All I know is I'll take Brees on a bad day over Grossman on his best day. Rex better have another game like last week against the Seahawks where he controlled tempo, minimized mistakes and put his team in a position to win the game. That's all he needs to do today. He should be able to take advantage of New Orleans' weak link, its secondary, and go deep to big play receiver Bernard Berrian against aging cornerback Fred Thomas like Philly did last week. Unfortunately for the former Gator he sometimes seems incapable of doing just those simple things.
ADVANTAGE: Saints (big time)

Running Backs:
McAllister: 1,057 yards, 10 TDs
Bush: 565 yards, 6 TDs
Jones: 1,210 yards, 6 TDs
Benson: 647 yards, 6 TDs

These two rushing attacks couldn't be more different. Chicago uses the combination of Thomas Jones & Cedric Benson to move the chains in a methodical and powerful way. There's not a lot of razzle-dazzle or sneakiness with these two-what you see is what you get. Although Jones has been the featured back for most of the season, Benson's slightly craftier running and bigger gains have seen him get more playing time of late. But Jones got the call more in last weeks win over Seattle (21 carries to 12) and chipped in with 66 yards and 2 scores.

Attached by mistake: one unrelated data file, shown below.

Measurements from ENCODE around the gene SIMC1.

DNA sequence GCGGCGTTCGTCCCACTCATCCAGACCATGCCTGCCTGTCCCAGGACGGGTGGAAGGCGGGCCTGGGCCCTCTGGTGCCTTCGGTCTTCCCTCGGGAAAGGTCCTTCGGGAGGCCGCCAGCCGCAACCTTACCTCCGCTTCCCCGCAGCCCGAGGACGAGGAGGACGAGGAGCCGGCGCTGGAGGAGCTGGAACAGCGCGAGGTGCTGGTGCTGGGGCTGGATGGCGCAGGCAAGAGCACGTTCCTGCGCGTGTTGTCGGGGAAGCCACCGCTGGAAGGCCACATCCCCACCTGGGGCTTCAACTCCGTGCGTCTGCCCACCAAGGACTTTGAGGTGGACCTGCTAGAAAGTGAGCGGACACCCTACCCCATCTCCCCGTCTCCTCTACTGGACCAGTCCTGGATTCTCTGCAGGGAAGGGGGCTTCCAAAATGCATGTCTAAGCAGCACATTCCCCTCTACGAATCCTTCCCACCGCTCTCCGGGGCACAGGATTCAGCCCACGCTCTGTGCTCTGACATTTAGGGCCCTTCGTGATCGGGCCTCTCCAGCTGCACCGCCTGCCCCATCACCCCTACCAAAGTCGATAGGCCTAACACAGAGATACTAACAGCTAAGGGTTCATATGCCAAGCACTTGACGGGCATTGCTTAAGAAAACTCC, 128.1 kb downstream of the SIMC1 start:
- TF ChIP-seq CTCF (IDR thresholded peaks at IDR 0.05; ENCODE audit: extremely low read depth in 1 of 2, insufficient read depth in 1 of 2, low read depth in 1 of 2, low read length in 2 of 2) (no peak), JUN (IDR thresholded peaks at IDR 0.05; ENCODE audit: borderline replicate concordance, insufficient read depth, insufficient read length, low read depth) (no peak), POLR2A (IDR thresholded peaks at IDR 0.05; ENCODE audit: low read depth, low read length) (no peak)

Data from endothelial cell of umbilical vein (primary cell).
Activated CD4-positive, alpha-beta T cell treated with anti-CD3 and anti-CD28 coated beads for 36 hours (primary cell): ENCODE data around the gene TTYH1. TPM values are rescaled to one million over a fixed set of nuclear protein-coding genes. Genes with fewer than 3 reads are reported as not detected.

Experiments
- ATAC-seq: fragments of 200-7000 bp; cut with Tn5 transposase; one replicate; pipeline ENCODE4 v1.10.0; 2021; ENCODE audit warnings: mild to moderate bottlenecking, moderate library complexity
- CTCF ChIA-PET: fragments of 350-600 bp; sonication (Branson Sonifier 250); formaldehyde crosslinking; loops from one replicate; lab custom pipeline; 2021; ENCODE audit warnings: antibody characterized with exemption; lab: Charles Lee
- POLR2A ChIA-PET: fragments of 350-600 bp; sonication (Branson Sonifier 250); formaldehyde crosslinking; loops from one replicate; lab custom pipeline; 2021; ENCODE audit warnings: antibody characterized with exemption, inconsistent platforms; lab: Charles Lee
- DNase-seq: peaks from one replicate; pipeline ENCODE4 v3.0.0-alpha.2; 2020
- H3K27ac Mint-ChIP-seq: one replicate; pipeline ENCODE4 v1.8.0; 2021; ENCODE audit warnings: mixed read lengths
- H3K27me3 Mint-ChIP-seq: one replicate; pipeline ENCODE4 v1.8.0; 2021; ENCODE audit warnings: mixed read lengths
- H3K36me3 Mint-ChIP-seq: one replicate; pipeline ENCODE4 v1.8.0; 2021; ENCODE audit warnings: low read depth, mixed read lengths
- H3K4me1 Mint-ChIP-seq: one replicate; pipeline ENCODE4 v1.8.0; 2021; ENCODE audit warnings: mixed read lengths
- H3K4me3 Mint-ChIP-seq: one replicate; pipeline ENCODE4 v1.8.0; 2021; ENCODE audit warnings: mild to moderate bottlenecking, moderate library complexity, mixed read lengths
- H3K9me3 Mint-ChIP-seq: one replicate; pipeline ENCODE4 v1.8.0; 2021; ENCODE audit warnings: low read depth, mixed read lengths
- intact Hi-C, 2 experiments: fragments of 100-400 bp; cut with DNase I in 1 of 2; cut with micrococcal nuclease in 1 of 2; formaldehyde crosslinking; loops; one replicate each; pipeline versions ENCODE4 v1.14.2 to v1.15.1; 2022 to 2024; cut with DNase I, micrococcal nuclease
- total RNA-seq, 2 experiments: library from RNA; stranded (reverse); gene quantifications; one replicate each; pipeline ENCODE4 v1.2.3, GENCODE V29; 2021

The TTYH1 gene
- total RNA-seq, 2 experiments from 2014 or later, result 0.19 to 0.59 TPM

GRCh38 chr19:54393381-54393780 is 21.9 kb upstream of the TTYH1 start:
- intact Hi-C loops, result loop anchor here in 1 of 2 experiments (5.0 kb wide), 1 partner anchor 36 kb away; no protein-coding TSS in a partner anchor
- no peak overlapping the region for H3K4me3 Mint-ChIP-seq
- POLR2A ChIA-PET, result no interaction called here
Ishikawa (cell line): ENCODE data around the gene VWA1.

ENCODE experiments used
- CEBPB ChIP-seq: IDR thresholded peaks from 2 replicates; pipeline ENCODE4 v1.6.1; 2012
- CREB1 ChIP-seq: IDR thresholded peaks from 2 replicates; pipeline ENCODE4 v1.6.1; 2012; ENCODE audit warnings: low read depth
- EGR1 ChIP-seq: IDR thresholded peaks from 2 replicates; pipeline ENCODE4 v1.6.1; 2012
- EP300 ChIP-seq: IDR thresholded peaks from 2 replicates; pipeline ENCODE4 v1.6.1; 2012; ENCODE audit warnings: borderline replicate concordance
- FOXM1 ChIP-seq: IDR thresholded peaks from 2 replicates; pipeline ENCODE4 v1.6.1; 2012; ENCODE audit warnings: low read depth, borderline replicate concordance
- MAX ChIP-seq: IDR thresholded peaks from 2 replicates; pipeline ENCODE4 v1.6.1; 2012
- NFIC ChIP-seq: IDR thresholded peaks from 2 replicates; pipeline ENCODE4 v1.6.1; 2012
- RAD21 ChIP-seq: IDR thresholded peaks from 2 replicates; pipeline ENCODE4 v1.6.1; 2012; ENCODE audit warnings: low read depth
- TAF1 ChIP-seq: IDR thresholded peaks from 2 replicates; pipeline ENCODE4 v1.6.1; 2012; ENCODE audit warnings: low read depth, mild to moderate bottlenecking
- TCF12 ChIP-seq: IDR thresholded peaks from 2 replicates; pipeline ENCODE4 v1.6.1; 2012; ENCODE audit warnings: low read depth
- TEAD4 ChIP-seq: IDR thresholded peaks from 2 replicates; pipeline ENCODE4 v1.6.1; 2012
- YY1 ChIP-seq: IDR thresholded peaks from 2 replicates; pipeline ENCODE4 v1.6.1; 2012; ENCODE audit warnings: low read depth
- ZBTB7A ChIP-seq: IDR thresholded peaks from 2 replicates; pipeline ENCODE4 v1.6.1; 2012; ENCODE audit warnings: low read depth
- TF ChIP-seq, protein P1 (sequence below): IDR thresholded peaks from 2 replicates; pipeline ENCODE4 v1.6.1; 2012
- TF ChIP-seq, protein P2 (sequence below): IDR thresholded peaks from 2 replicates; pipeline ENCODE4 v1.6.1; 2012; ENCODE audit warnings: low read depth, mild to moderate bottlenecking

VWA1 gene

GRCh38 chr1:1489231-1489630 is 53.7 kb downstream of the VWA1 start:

New Orleans boasts one of the new wave of NFL backfields- the change-of-pace backs. When Reggie Bush was drafted with the second overall pick last year many assumed he would just step right in and become the everyday stater. Not so fast my friend. The Saints still had power back Deuce McAllister and he wasn't about to go quietly into the Louisiana night, especially with Bush struggling to pick up the nuances of the pro game early on- like the fact that every defender wanted to take him down and welcome him to the league the hard way.

Now the two provide a nice contrast in style- Deuce will punish defenders with his battering ram running while Reggie can turn a 5 yard loss into a big gain with his leg-breaking cuts. The pair has to be riding a wave of confidence, also, after torching Philly for 208 yards on the ground last week, 143 from McAllister.